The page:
Cargo ship crash timeline

It will take months for investigators to gather the piles of physical evidence, maintenance records, ship data and witness interviews required to deliver a full report on the accident, Homendy said.

But using information from the ship’s voyage data recorder, or VDR, the NTSB pieced together a rough timeline of events leading up to the crash:

• About 12:39 a.m.: The ship left the Seagirt Marine Terminal.

• By 1:07:00 a.m.: The ship had entered the Fort McHenry Channel.

• 01:24:59 a.m.: Numerous audible alarms were recorded on the ship’s bridge audio. At about the same time, the VDR stopped recording ship system data but was able to keep recording audio using a different power source.

• 01:26:02 a.m.: The VDR resumed recording ship system data. During this time, steering commands and orders regarding the rudder were captured on audio.

• 01:26:39 a.m.: The ship’s pilot made a general very high frequency (VHF) radio call for tugboats in the vicinity to help the vessel. Around this time, the pilot association dispatcher contacted the Maryland Transportation Authority duty officer about the blackout, according to transit authority data.

• Around 01:27:04 a.m.: The pilot ordered that the ship’s port anchor be dropped and issued additional steering commands.

• Around 01:27:25 a.m.: The pilot issued a radio call over the VHF radio, reporting that the vessel had lost all power and was approaching the bridge. Around this time, the transit authority duty officer radioed two of its units — one on each side of the bridge — that were already on scene and ordered them to close traffic on the bridge. All lanes were then shut down.

• Around 01:29 a.m.: The ship’s foward speed was recorded at just under 8 miles per hour. From this moment until around 1:29:33, the VDR audio recorded sounds consistent with a crash at the bridge. MDTA dash cameras show the bridge lights extinguishing.

• 01:29:39 a.m.: The pilot radioed the US Coast Guard to report the bridge was down.

New details emerge about those on the ship

The Dali, a Singaporean-flagged container vessel, had 23 people on board – 21 crew members and two pilots.

Of the 21 crew members, 20 are Indian nationals who are “in good shape,” India’s Ministry of External Affairs said Thursday.

Only one member was slightly injured and required some stitches, said spokesperson Randhir Jaiswal.

All crew members were still onboard the cargo ship as of Thursday, said an Indian Ministry of External Affairs senior official familiar with the matter.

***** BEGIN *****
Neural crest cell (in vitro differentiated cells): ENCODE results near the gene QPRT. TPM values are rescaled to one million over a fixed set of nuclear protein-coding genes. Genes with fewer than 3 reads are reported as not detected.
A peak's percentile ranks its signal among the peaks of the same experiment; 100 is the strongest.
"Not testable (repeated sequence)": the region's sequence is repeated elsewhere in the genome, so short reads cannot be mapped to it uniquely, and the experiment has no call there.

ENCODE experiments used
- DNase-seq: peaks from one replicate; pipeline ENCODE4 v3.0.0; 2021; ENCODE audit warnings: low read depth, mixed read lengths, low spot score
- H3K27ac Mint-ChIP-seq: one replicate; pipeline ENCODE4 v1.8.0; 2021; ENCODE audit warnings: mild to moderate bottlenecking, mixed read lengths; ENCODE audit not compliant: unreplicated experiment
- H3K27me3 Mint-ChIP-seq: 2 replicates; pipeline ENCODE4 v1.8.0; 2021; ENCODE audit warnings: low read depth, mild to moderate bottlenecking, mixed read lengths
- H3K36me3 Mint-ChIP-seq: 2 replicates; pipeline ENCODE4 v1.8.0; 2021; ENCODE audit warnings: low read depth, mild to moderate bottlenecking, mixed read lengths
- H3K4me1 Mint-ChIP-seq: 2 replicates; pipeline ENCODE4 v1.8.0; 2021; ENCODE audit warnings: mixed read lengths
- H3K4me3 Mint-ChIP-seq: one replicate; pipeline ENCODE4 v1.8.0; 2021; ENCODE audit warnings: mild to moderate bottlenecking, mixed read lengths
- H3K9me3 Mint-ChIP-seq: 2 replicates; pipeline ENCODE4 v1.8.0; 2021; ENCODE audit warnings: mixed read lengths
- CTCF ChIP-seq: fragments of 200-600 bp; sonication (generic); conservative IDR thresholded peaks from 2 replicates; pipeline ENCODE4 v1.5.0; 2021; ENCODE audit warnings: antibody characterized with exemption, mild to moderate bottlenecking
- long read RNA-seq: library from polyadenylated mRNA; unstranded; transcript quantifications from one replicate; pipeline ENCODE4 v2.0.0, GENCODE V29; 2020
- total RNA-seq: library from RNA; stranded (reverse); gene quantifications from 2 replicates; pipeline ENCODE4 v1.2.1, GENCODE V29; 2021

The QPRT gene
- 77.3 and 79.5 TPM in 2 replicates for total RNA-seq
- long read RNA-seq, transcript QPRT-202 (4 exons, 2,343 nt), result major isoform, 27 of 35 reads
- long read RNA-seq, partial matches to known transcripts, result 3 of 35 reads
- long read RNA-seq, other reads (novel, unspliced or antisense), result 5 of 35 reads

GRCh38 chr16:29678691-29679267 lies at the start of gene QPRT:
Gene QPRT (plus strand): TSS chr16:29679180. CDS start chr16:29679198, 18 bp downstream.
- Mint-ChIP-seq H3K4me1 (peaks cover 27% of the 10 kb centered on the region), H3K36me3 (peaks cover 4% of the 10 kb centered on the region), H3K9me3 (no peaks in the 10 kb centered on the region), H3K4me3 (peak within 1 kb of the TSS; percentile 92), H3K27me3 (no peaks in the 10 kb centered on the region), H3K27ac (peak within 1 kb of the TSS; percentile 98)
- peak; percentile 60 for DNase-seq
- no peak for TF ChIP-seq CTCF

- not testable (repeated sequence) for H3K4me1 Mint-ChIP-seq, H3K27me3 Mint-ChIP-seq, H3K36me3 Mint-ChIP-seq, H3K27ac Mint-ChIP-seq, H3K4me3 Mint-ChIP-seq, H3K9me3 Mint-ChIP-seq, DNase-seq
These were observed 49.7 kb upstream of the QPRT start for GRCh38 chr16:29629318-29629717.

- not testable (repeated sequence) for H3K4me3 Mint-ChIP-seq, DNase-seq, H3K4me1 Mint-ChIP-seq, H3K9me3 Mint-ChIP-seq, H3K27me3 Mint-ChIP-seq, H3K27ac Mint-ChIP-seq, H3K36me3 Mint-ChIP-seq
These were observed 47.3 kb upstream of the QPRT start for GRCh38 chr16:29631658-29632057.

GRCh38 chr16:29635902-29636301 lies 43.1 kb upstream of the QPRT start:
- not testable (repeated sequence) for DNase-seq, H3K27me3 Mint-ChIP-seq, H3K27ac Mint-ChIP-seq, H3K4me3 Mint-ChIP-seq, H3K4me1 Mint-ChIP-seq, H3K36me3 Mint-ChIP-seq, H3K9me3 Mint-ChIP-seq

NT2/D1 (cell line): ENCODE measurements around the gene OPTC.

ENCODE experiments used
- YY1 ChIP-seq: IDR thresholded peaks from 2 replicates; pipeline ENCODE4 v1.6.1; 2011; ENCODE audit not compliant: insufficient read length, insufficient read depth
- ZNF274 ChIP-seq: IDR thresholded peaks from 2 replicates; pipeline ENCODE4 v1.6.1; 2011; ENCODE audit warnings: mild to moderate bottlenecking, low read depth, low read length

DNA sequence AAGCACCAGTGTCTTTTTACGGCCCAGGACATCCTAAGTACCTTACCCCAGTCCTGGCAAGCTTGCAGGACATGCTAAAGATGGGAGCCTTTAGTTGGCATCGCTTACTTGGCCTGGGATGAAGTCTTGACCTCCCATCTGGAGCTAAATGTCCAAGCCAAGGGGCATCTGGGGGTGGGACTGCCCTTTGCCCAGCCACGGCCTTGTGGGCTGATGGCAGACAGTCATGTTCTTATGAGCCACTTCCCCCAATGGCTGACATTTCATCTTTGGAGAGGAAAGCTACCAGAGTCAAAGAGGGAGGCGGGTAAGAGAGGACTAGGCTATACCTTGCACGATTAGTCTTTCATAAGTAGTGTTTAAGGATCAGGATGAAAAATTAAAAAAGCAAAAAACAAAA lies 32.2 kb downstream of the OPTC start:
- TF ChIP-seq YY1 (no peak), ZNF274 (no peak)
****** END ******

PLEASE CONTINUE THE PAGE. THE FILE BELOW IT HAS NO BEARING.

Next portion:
The ship was chartered to carry cargo by Danish shipping giant Maersk and was leaving the Baltimore area at the time of the crash.

There were no issues reported with the ship prior to its arrival in Baltimore, officials said Wednesday. “We were informed that they were going to conduct routine engine maintenance on it while it was in port,” Coast Guard Rear Admiral Shannon Gilreath said. “That’s the only thing we were informed about the vessel in that regard.”

A dangerous salvage mission ahead

Of the eight construction workers who fell into the frigid, 50-foot-deep Patapsco River during the bridge collapse, only two survived.

Authorities said two victims’ bodies were found Wednesday, trapped in a red pickup stuck underwater. They were identified as Baltimore residents Alejandro Hernandez Fuentes, originally from Mexico, and Dorlian Ronial Castillo Cabrera, originally from Guatemala.

But the search for the four missing construction workers has stalled due to treacherous conditions for divers above and beneath the water.

Those perils include sharp debris hidden in the dark water, unstable pieces of wreckage that could fall at any time, rainy weather, and the presence of hazardous materials aboard the ship.

It’s possible the missing victims are trapped under the concrete and tangled debris from the bridge’s “superstructure” underneath the water, officials said Wednesday.

But after the salvage mission begins and the superstructure is removed, “divers are going to go back out there and bring those people closure,” said Maryland State Police Superintendent Col. Roland L. Butler.

While officials hope to clear the debris as soon as possible, “we’re still very cognizant of the fact that there are hazardous materials aboard the vessel itself,” Baltimore City Fire Chief James Wallace said Wednesday.

A senior NTSB hazmat investigator identified 56 containers with 764 tons of hazardous material, the agency said. The hazardous materials mostly include corrosives and flammables, as well as some lithium-ion batteries.